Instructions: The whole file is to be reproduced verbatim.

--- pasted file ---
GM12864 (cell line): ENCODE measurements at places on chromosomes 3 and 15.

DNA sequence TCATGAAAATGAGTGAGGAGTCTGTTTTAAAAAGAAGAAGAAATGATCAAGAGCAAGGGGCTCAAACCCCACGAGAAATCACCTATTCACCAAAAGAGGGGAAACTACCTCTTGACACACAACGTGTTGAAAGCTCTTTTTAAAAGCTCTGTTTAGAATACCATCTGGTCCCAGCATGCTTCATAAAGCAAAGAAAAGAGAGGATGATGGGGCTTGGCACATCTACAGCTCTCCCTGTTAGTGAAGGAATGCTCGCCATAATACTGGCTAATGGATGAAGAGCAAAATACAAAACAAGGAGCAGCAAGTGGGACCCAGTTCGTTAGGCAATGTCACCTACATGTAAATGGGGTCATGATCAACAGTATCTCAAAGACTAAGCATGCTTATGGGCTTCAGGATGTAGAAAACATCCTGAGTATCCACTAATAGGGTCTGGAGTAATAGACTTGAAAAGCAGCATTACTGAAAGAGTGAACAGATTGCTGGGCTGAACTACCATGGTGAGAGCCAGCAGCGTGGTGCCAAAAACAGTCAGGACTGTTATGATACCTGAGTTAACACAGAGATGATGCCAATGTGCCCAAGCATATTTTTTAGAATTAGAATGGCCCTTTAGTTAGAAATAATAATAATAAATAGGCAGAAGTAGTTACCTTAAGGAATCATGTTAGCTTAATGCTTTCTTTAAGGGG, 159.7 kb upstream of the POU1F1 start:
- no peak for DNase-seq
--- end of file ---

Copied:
GM12864 (cell line): ENCODE measurements at places on chromosomes 3 and 15.

DNA sequence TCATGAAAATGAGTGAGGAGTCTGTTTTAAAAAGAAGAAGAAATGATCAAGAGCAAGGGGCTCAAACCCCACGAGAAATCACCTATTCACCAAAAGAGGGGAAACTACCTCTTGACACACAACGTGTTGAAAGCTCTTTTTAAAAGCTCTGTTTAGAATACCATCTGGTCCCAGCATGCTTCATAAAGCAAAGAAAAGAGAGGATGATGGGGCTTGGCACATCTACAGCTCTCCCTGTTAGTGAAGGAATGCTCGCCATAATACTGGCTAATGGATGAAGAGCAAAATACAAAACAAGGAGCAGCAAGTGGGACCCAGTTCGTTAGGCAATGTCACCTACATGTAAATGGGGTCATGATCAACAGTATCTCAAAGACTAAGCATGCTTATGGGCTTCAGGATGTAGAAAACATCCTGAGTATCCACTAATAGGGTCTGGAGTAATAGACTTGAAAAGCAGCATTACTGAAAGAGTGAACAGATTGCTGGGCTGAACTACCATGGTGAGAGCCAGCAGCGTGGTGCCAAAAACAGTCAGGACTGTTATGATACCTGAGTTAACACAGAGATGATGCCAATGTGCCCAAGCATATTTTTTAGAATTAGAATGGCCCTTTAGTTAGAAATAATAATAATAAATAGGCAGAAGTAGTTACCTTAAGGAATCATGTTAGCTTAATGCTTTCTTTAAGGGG, 159.7 kb upstream of the POU1F1 start:
- no peak for DNase-seq